Psych-folk trio Espers get it right on the first try in their self-titled debut. While their summery, acid-tinged kind of folk occasionally misfires on the indie-rock route, when it sticks to dilated pupils, Appalachian fiddles and sparkling chimes, it stays a good thing.
It opens with a song that pretty much sums up what the sound is all about: "Flowery Noontide." It opens with soft windchimes, right before a flute, guitar and Meg Baird's indistinct vocals kick in. It proceeds pretty much in that vein, sounding like a stoned summer afternoon at the Renaissance Festival. In short, quite good.
That lush folk sound continues throughout the album, mixing stately folk tunes with fuzz and some classical flourishes. Songs like "Meadow" err on the side of folk, despite that implosive riff. On the other hand, "Hearts and Daggers" veers over to Neutral Milk Hotel-like indie-rock, with weird flourishes and thick fuzz.
Actually, that indie-rock bent does have its weakness -- Espers sometimes seem unsure what to do with all the indie flourishes. "Riding" is downright painful to listen to at high volumes, because of a riff that completely drowns out the delicate acoustic layers.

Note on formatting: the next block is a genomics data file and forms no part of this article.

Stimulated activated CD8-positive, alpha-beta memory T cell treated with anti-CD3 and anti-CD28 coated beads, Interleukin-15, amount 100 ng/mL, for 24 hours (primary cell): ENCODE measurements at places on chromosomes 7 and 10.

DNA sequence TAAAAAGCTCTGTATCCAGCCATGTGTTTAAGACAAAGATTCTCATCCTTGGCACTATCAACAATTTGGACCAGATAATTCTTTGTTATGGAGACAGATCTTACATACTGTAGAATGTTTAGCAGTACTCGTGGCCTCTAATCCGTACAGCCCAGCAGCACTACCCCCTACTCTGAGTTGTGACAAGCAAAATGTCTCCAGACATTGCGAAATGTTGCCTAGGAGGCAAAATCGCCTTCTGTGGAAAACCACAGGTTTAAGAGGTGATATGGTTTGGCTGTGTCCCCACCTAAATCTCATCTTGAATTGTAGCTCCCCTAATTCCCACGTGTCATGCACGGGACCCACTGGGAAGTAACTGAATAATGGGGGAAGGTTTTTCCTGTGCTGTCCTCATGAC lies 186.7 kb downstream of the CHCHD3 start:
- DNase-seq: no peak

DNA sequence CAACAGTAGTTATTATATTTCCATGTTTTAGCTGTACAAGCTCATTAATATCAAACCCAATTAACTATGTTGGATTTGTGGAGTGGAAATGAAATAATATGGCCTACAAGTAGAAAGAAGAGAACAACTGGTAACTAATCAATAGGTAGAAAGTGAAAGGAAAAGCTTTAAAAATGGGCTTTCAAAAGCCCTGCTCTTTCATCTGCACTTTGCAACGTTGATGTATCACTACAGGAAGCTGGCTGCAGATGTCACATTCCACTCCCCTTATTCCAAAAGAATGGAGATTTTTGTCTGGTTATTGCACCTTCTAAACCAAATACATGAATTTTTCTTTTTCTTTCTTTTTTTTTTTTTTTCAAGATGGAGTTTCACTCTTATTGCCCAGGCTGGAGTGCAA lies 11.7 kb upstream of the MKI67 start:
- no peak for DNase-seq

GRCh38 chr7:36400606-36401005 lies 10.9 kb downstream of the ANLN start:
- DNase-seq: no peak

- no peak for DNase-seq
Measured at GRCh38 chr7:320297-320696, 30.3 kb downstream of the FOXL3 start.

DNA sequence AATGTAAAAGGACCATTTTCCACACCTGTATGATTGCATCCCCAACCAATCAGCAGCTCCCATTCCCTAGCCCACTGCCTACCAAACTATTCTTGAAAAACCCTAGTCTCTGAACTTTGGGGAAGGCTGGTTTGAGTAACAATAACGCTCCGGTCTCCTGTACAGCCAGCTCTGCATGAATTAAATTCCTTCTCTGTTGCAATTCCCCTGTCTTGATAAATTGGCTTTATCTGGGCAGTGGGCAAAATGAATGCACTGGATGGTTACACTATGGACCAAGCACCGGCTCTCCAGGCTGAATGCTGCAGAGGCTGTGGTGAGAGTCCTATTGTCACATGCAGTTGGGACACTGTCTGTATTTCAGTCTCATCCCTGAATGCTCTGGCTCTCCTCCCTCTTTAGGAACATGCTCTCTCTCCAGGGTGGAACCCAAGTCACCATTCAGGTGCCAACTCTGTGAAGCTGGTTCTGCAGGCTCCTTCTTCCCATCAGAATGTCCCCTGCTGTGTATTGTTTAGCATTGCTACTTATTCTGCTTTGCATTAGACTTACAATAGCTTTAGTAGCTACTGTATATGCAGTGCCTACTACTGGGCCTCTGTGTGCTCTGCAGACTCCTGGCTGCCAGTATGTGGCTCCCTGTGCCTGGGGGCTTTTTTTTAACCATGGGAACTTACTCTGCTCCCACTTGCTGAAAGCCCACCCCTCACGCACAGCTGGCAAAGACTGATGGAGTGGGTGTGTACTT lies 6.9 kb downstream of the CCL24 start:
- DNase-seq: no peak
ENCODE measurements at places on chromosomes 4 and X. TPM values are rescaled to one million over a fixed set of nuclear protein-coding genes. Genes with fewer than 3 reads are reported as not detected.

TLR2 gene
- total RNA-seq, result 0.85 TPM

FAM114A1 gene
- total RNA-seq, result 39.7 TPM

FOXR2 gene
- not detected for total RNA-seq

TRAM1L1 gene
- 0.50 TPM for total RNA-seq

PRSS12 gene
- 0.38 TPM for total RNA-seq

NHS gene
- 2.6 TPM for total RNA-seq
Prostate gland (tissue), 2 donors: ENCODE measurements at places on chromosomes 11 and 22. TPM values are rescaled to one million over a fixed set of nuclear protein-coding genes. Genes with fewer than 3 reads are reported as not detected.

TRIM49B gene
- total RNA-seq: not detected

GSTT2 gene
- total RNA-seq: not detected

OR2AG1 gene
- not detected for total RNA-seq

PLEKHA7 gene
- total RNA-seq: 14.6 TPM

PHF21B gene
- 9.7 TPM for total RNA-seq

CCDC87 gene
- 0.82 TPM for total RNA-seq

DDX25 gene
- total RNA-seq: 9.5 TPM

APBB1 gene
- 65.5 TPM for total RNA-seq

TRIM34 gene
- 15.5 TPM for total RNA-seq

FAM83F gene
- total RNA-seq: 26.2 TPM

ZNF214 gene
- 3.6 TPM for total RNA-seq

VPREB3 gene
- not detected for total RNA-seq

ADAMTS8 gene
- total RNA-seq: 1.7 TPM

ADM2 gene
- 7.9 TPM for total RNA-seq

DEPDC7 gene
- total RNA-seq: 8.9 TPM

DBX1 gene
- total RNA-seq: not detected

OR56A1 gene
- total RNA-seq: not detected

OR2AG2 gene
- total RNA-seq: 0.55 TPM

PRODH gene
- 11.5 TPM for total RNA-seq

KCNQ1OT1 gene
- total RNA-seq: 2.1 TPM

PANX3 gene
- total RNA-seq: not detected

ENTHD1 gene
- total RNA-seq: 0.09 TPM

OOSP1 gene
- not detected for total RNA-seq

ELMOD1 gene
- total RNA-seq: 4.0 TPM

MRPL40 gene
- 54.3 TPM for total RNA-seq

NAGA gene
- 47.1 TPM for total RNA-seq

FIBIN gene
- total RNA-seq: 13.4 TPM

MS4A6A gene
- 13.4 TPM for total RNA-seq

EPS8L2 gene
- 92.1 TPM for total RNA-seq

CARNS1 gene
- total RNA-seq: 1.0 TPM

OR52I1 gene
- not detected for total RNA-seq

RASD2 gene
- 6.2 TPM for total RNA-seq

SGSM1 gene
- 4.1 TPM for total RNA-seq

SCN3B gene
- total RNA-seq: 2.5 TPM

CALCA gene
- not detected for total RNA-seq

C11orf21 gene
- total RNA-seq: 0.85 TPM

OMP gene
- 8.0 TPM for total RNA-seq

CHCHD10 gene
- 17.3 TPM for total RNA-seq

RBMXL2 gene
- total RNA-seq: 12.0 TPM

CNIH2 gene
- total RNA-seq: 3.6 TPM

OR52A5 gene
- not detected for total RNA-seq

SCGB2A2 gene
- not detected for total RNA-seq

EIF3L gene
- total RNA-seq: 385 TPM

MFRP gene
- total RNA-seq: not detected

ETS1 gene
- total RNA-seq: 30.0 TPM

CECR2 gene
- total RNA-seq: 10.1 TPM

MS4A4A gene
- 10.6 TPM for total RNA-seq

Fortunately by the end of the album, they seem to have grasped how it should sound. And the fragile stoner folk sound is remarkably pretty, without the grounded sound that people usually associate with folk. This stuff is up in the sky, and it's staying there.
Meg Baird and Greg Weeks share vocal duties, and they both sound sweet and laid-back, although I had difficulty hearing what Meg was saying. Then again, the lyrics seem to fade away in front of the lush instrumentation -- acoustic
guitar and fiddle, often overlaid with an otherworldly flute, chimes, dulcimer and classical strings.
Espers' self-titled debut is a charming, sweet trip through layers of acid-folk. Best listened to on a lazy summer day, with wind-chimes and crickets.